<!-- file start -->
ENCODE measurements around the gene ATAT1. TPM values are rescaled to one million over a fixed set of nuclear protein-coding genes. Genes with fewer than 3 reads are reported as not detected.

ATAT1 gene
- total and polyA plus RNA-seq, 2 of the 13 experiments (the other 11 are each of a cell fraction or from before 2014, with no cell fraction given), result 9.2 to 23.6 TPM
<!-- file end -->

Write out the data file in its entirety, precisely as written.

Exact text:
ENCODE measurements around the gene ATAT1. TPM values are rescaled to one million over a fixed set of nuclear protein-coding genes. Genes with fewer than 3 reads are reported as not detected.

ATAT1 gene
- total and polyA plus RNA-seq, 2 of the 13 experiments (the other 11 are each of a cell fraction or from before 2014, with no cell fraction given), result 9.2 to 23.6 TPM